We can see that 2 approaches are discussed much when we think about Mainframe Migration.
Lift and shift Approach
Lift and shift is an approach, one among many, for migrating your apps to the cloud. It means moving an application and its associated data to a cloud platform—without redesigning the app.
Top Down Approach
In the Top Down approach, an overview of the system is formulated, without going into detail for any part of it. Each part of the system is then refined by designing it in more detail. Each new part may then be refined again, defining it in yet more detail until the entire specification is detailed enough to validate the model.
Which Approach to Take
Each approach has its own positive and Negatives. I think correct approach needs to be taken depending on the current Mainframe application situation.
We have some mainframe applications that have been developed long years back and has been patched up with new changes/issue corrections. Business/Team that has initially developed the application might not be still available in the company and there are few applications where we do not have much documentation available. In these scenarios, optimal approach would be “Lift and Shift” as we can pull all the application rules from the existing code and create the necessary documentation to create the new application.
In the other picture, if we have an application that is recently built with all the interested parties in the company. Or we have correct documentation setup from most of the project time. Or if business/Team is confident of writing down the rules for each process in the application, then the “Top Down” Approach will be optimal.
Advantages and Disadvantages
As said initially, both the approaches have advantages and disadvantages and should be considered before finalizing on an approach.
In my experience, I think, “Lift and Shift” approach will need more time/resources among the two. Reason being that we must use the current mainframe resources to unload all the rules from the Mainframe code and create documentation. Convert this documentation into requirements form. And use these to develop the new code in the migrated technology. One more observation to note is that the new code in a way (has to/will) resemble the old code, making it not the best performance-oriented code. This happens as we look at individual process level for development and not at a project level to combine multiple aspects where possible. So, this will involve an additional step for the new developer to work on it, to improve the code performance.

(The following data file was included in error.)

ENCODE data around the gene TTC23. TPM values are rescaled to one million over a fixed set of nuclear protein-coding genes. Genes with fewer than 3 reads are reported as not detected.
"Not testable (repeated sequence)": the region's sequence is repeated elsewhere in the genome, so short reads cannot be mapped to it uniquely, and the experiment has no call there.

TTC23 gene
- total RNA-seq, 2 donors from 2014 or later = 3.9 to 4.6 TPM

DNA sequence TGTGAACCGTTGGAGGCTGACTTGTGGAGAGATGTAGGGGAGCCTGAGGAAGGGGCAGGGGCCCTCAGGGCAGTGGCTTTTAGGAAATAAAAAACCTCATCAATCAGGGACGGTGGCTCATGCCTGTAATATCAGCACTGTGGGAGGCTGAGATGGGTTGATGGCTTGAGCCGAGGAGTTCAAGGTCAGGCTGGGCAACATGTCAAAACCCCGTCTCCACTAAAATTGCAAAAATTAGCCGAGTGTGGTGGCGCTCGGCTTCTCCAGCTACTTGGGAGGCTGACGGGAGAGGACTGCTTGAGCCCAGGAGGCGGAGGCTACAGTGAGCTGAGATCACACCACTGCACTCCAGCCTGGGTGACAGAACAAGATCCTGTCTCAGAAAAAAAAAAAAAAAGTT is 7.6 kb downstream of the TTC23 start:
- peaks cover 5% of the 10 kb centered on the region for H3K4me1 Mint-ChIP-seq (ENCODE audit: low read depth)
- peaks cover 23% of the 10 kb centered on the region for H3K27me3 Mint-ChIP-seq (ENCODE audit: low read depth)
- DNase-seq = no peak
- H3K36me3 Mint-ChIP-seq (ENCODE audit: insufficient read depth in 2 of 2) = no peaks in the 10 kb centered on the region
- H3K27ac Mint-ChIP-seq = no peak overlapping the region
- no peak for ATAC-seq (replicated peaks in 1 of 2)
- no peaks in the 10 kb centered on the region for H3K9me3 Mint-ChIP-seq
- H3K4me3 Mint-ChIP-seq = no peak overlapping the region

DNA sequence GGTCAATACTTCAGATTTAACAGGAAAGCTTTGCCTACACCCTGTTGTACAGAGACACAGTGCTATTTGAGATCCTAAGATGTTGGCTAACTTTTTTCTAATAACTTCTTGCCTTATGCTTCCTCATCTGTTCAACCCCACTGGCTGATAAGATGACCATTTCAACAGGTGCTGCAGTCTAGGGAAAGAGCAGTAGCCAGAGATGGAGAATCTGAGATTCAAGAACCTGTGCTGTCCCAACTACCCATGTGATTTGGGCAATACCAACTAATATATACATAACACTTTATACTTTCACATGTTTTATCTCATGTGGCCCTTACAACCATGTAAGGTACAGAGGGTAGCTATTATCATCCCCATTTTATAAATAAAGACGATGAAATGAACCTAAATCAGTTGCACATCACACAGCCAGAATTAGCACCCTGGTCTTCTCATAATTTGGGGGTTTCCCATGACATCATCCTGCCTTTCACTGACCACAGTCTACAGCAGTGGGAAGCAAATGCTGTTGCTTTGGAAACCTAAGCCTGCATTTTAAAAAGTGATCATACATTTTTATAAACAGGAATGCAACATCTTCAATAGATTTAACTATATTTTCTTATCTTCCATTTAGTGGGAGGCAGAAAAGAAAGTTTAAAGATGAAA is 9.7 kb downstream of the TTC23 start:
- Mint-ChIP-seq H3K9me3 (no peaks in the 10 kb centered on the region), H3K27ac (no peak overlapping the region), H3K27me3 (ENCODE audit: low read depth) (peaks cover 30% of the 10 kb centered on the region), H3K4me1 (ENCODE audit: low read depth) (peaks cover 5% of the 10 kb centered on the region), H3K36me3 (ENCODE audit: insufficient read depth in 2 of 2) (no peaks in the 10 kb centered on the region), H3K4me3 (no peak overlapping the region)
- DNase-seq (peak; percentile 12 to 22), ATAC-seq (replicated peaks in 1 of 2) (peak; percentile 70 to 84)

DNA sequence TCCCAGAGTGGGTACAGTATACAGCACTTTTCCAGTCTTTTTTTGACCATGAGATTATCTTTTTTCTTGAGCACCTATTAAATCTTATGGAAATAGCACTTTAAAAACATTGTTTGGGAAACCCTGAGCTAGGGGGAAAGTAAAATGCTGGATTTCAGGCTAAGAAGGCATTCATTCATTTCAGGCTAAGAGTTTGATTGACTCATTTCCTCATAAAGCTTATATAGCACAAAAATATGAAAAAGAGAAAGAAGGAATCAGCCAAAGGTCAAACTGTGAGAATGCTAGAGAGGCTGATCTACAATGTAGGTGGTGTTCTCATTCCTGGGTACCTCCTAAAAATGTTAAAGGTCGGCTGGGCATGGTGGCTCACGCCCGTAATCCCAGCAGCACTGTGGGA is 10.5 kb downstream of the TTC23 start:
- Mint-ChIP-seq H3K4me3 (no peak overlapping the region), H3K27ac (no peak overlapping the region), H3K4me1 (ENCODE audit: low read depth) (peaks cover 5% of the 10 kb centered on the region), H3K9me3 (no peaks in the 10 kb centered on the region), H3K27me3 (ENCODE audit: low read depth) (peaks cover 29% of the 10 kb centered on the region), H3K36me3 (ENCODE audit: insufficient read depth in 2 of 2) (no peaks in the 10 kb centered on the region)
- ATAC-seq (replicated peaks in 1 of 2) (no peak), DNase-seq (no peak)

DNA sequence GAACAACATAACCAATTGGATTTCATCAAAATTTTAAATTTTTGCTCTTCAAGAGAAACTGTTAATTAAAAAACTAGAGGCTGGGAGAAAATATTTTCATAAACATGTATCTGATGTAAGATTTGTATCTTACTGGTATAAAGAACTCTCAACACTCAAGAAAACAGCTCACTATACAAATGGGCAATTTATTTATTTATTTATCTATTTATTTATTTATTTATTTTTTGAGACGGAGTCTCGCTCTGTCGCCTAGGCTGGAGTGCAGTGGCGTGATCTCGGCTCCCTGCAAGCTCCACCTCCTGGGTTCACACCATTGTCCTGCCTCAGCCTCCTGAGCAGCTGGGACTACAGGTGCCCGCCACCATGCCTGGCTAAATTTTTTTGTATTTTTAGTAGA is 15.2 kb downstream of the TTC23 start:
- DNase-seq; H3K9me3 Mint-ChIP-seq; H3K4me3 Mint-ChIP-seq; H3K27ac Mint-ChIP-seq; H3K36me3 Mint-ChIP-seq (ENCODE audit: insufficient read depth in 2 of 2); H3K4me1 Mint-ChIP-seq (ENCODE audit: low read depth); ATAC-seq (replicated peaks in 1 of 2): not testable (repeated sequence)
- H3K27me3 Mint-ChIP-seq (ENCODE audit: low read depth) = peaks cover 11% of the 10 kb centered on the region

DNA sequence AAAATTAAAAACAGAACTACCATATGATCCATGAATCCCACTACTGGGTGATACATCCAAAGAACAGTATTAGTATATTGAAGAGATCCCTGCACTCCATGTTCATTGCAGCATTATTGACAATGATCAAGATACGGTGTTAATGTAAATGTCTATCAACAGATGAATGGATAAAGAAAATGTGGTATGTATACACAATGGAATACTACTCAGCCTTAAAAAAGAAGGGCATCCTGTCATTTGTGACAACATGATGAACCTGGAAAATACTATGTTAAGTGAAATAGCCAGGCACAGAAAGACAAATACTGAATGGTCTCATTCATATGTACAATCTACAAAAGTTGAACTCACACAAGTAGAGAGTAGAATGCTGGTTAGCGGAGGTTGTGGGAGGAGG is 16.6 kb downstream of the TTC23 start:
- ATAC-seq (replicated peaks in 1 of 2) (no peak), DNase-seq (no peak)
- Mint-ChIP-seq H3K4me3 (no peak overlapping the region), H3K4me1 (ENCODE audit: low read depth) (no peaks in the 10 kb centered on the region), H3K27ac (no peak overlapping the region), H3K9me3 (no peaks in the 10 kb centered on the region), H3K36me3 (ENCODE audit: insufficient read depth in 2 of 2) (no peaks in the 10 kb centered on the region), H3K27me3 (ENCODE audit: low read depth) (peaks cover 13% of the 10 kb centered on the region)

In the “Top Down” approach, we need to ensure that we are not missing any rules that have been implemented on the Mainframe side. Multiple parallel runs and extensive testing needs to be done to ensure we are not missing any. If business users know about what they are expecting and are not worried about differences between Old and New code testing results, then that should save a ton of time. I am primarily mentioning the batch jobs testing as most of the UI testing would be straight forward. Best advantage about this approach is that the developers can build the high-performance code on the first go as this is directly built from new requirements.
I know this on a very high level when deciding if a current mainframe application can be migrated. Also, we discussed only 2 of the multiple approaches that can be used for Mainframe migration. Anyways, I think this post will be helpful in some way. Finally, I would say, yes, Mainframe migration can be done and is substantially considered in various companies, to move out of Mainframe, to take advantage of current technologies.
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